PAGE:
iTunes Page Sees Christmas Boost
-- The iTunes download page was the eighth most popular web page on Christmas day, as ranked by Alexa.com. That rank is on pace with previous years -- it was No. 7 and No. 8 on Christmas in 2008 and 2009, respectively. The fact that the iTunes download page was trending and in the top ten at Alexa.com that day suggests Apple products and gift cards were popular Christmas items again this year. That download page is not regularly in Alexa's top ten. In fact, it quickly fell to No. 38 the day after Christmas.
On Alexa's "Hot Products" on Christmas was the iPod Touch 8GB (at No. 8) and three music titles: Katy Perry's "Teenage Dream" (No. 6), Kings of Leon's "Come Around Sundown" (No. 7), Bruno Mars' "Doo-Waps and Hooligans" (No. 9) and Maroon 5's "Hands All Over" (No. 10).
Tap Tap Revenge: This Year's Stocking Stuffer App
-- Tap Tap Revenge 4 had a strong holiday week, according to figures shared by app maker Tapulous owner Disney Mobile. Released on December 22, the app became the No. 1 free app in 37 countries and was being downloaded 45,000 times per hour at peak times during the holidays. That's double the download traffic of the 2009 holiday season, according to the company. The fact that it's a free download certainly helped the traffic. Instead of charging for the app, Tapulous charges for new music downloads that are added weekly. That strategy has resulted in 25 million downloads from 40 million downloads of previous versions of the game.
Tap Tap 4 offers over 100 free songs including tracks from Linkin Park, Lady Gaga, Bruno Mars, Tiesto, Ke$ha, My Chemical Romance and many more. The app has an "Indies Channel" with songs by Epitaph, Vagrant and other indie labels. It includes new social features that allow users to share scores via Facebook, Twitter and email. In addition, users can "like" a track and see which tracks are trending among other players.
Kings of Leon's 'Come Around Sundown' at Full Price Tops Amazon.com MP3 Store Xmas Sales
-- Perhaps driven by gift-giving, the makeup of Amazon.com's top MP3 albums changed on Christmas day. For a change, regularly price albums topped Amazon.com's MP3 store on Christmas day rather than low-priced daily deals. At 6pm ET on Christmas, Kings of Leon's "Come Around Sundown" topped Amazon.com's album download chart with a $7.99 price. Katy Perry's "Teenage Dream," also with a $7.99 price, was No. 2 and Bruno Mars' "Doo-Waps" was No. 3 with a $5.99 price. The top album with an aggressive sale price was "The 99 Most Essential Christmas Masterpieces" at No. 9 with a $1.99 price tag. The day after Christmas, however, the Amazon.com album download chart reverted back to form when the "The 99 Most Essential" title rose to No. 1.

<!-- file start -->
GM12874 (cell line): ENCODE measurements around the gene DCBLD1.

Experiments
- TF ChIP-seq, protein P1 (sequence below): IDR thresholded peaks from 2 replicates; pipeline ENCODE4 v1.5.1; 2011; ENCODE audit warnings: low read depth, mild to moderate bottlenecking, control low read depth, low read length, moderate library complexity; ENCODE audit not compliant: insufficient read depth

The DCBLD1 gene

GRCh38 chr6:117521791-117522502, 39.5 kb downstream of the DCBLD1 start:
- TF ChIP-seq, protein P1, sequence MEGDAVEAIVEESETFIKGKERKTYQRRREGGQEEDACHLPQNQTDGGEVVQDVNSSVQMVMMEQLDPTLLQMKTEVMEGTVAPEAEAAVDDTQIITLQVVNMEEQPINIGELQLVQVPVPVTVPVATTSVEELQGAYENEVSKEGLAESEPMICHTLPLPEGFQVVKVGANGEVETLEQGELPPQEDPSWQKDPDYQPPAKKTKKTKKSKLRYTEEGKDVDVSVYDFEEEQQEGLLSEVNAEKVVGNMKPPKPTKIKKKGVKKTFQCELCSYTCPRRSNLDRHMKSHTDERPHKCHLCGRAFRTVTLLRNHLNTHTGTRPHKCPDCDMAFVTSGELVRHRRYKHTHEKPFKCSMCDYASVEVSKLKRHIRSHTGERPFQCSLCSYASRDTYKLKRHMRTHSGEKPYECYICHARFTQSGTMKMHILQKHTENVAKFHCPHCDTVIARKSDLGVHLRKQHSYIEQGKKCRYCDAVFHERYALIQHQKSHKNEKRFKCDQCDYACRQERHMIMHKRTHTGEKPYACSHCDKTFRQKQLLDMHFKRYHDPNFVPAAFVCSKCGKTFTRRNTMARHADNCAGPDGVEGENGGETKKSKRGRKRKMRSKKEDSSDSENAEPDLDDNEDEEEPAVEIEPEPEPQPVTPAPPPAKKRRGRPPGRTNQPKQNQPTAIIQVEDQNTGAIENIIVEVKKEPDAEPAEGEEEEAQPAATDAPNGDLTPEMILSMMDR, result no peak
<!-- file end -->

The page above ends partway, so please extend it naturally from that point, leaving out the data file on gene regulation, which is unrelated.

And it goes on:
Karma Killer: Robbie Williams' Earnings Drop By $48 Million
-- Robbie Williams' earnings have fallen by £31 million ($48 million) in three years, according to reports of the U.K. pop star's finances. From the Daily Star:
"The chart-topper earned a massive £32m in 2006 from records and touring. But this plummeted to just £269,000 last year, official figures have revealed. Robbie's firm, The In Good Company Co, saw cash reserves drop from £1.6m in 2008 to £800,000 and profits from £708,000 to £555,000. And the 36-year-old's music publishing business, Farrell Music, recorded losses of £536,000, while another of his companies, Little Youth, posted a loss of £65,000. Only Robbiewilliams.com recorded a healthy profit of £400,000."
But 2009 was probably just a temporary lull in Williams' earnings. The Star claims record labels are "fighting to sign him" after his deal with EMI ended. And the Take That reunion tour could result in a £15 million ($23 million) pay day.
( Daily Star)
Radio, Sales, Piracy: The Challenges Currently Facing Country Music
-- Nashville-based journalist Craig Havighurst has a good look into the changes in country music songwriting for NPR. The process and the business are unique in Nashville. And, as Havighurst explains, the industry is undergoing changes that threaten the way songs are traditionally written and brought to market. From the article:
"This system is a way of life in Nashville, but it is under pressure. Shorter radio playlists and the collapse in CD sales have made lucrative hits scarcer than ever. The city's top songwriting association estimates there are only about a quarter as many staff writers on Music Row today as there were a decade ago."
One thing not mentioned in the article is piracy. Along with tighter playlist and falling CD sales, piracy is the third problem facing Nashville. Depending on who you talk to, it could be the biggest problem facing Music Row. But even without piracy, the industry is going through many changes that impact the songwriting town. What happens when Wal-Mart, Best Buy and Target reduce their already thin CD shelves to nothing? It's a scenario that could be four or five years away.